To look at how the technology has evolved, the second generation and third generation RAN architecture, used a RAN controller to manage the nodes connected to it. The RAN's network controller managed aspects including the radio resources, mobility and data encryption. This connected to the circuit-switched core network and later a packet-switched core network.

When 4G was being devised it was realised that packet data would be the way data would be carried and as a result an all IP network was used.

This resulted in changes to the RAN architecture with the introduction of techniques such as the introduction of C-RAN which split the radios and antennas from the baseband controller to adapt better to the modern demands of mobile devices. See below for more details.

The next evolution of the radio access network occurred for 5G. For this the RAN architecture was divided so that the user plane and the control plane were split into separate elements.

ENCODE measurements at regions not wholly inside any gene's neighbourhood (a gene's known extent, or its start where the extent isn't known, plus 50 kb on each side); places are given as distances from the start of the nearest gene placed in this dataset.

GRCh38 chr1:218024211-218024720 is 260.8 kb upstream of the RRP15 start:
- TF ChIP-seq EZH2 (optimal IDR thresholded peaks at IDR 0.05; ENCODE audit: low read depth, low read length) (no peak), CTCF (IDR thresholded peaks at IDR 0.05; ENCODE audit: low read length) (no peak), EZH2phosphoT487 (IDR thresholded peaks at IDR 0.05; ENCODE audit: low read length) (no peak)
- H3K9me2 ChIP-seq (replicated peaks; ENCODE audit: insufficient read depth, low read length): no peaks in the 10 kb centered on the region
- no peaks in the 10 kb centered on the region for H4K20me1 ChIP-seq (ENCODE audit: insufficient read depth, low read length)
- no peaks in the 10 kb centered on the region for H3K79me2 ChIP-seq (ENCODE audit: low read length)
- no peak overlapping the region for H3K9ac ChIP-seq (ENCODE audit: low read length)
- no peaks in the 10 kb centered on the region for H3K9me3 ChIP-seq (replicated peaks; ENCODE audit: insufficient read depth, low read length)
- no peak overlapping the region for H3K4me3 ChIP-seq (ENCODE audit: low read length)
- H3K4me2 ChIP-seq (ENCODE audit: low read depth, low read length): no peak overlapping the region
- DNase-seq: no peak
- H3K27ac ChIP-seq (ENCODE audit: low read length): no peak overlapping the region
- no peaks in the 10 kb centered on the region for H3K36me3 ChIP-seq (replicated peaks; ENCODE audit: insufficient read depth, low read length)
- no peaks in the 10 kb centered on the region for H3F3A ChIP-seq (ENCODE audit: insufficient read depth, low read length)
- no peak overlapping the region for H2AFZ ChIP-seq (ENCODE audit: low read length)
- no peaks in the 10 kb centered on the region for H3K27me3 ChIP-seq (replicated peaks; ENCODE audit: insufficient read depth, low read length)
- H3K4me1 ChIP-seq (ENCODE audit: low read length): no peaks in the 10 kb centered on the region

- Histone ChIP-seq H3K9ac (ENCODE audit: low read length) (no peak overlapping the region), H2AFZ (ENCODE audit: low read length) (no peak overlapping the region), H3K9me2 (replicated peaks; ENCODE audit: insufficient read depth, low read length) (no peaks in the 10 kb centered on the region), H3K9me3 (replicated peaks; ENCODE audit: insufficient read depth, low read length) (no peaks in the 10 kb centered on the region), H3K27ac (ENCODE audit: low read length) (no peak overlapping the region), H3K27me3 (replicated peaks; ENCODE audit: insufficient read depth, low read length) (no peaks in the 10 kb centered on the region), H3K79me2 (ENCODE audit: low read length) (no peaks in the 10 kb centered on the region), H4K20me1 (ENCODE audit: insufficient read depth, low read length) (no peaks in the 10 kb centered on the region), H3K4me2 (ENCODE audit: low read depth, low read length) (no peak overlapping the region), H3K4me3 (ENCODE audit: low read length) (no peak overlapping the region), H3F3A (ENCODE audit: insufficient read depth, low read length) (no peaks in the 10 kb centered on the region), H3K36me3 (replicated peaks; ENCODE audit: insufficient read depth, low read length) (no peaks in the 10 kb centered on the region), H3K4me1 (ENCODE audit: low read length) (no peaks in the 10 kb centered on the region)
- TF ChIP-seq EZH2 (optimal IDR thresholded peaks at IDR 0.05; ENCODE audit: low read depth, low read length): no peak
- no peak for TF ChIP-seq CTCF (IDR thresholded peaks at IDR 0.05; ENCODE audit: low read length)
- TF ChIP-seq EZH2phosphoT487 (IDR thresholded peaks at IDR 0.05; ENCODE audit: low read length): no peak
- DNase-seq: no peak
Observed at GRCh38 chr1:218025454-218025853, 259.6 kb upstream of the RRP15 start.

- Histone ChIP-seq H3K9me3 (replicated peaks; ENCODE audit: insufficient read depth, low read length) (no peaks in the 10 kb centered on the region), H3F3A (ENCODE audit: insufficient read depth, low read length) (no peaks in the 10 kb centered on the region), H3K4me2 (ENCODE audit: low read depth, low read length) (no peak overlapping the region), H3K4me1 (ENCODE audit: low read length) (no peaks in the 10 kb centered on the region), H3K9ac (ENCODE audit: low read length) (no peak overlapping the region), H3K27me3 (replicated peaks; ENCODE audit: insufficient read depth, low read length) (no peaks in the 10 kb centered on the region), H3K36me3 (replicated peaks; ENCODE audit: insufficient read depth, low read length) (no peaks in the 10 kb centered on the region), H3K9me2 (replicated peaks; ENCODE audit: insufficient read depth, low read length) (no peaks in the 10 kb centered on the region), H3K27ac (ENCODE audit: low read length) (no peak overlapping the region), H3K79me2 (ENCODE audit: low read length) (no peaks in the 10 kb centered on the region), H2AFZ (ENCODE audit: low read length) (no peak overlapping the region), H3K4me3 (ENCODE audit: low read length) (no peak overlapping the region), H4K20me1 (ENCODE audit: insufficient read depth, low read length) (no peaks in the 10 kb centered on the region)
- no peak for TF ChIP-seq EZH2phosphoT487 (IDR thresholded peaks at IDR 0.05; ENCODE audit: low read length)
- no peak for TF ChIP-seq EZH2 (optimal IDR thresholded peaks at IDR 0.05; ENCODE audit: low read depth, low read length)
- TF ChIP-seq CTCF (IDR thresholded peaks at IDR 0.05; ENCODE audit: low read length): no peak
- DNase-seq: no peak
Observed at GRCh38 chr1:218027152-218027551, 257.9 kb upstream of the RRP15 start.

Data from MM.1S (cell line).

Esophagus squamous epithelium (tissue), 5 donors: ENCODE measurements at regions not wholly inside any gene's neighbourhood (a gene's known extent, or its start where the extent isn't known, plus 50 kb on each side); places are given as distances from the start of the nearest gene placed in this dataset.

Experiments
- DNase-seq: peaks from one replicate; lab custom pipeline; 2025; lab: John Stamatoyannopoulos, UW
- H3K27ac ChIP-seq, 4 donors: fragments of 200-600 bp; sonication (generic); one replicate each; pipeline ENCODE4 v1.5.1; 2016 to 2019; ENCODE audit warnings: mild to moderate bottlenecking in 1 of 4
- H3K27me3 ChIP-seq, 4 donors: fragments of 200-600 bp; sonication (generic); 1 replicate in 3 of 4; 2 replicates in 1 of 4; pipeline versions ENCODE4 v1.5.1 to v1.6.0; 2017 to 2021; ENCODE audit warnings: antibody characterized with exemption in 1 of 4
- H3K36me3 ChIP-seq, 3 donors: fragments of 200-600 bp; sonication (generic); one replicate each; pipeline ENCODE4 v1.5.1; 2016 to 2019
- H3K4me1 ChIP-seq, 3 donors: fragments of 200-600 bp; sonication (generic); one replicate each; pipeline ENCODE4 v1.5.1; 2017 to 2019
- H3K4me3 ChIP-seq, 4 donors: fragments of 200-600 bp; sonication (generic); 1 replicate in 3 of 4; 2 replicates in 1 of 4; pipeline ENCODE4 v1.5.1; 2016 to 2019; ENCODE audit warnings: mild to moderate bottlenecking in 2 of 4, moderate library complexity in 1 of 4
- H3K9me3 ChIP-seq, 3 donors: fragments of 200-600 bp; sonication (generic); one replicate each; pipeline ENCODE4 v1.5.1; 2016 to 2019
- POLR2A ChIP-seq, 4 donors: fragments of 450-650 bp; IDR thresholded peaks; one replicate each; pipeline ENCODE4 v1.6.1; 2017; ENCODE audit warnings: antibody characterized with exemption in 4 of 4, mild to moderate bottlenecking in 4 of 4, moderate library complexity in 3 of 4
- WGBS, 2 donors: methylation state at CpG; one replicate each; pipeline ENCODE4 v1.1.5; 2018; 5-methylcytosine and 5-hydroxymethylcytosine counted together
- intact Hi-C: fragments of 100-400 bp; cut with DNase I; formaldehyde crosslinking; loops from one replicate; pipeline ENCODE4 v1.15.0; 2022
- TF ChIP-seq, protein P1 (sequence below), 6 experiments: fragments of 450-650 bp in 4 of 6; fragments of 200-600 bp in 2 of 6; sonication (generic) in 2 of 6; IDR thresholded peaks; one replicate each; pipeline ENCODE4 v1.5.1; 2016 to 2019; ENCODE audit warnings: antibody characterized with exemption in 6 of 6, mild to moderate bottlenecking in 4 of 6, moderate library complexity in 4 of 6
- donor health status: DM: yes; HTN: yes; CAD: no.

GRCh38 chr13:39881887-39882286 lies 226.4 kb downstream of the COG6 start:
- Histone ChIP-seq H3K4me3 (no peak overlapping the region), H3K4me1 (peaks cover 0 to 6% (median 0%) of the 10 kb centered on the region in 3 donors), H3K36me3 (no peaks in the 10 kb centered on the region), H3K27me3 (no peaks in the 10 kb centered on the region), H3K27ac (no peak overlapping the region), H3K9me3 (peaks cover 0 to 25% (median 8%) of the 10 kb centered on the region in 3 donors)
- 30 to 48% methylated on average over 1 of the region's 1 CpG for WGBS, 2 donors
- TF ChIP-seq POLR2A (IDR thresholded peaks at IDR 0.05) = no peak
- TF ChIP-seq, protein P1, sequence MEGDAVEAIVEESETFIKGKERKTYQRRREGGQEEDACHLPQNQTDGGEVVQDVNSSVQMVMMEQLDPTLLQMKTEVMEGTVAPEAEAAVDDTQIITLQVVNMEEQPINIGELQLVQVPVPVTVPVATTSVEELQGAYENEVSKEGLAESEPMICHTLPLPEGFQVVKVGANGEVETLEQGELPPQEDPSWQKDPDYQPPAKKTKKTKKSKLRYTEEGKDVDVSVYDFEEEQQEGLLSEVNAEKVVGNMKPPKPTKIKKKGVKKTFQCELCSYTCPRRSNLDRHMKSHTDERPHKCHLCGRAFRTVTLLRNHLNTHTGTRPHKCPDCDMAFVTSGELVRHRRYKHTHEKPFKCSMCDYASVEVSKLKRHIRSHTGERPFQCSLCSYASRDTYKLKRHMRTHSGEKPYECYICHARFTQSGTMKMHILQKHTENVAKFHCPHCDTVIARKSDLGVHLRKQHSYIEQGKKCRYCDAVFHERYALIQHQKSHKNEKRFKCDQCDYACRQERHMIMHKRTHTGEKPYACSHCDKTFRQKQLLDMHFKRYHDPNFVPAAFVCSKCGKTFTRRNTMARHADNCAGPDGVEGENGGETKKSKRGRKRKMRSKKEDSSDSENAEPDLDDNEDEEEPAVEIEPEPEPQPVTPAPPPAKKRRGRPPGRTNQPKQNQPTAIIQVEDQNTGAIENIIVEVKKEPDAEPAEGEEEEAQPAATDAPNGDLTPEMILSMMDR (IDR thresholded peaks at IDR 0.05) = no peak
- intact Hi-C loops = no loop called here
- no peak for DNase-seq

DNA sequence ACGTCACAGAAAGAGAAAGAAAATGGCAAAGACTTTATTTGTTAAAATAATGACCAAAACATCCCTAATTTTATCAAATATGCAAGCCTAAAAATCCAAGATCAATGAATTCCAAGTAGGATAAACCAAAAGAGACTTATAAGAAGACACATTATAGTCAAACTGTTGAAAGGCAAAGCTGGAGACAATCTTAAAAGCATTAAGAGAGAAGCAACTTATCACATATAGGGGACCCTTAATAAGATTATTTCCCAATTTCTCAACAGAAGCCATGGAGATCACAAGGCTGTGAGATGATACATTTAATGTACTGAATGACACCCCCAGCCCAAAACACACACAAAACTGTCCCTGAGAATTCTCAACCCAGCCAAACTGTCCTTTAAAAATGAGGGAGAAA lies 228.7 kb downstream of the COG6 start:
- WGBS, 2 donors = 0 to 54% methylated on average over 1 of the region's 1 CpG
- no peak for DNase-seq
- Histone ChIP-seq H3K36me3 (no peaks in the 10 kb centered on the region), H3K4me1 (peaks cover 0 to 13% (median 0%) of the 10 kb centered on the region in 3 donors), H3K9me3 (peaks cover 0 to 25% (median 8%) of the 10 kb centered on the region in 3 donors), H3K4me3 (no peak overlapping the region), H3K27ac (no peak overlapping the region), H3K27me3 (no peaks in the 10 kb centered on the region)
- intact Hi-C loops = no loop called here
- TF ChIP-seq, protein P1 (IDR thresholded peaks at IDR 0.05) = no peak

For this the BBU was broken into two units called the distribution unit or DU and the central unit or CU.

The DU provides the functionality to operate the radio link and the medium access control layers in addition to some of the physical layer operation.

By contrast the CU controls the radio resource control protocol, which controls many aspects of the operation including the including information broadcasts, establishing and closing connections between the user equipment and the RAN, and it also controls the quality of service. It also provides management of the packet data including compression and decompression of the IP data stream headers as well as transferring the user data between other functions.

One of the advantages of splitting the CU and DU is that the CU can be physically located at either the base station itself, or it can be located at a more central or convenient site where several CUs can be combined providing cost savings and performance improvements.

Types of radio access network, RAN

The changes have given rise to a number of types of RAN and there are various different names that have been applied over the years.

Typical mobile communications tower mounted on a building
Typical mobile communications antenna system mounted on a building
Note the microwave parabolic reflector antennas for backhaul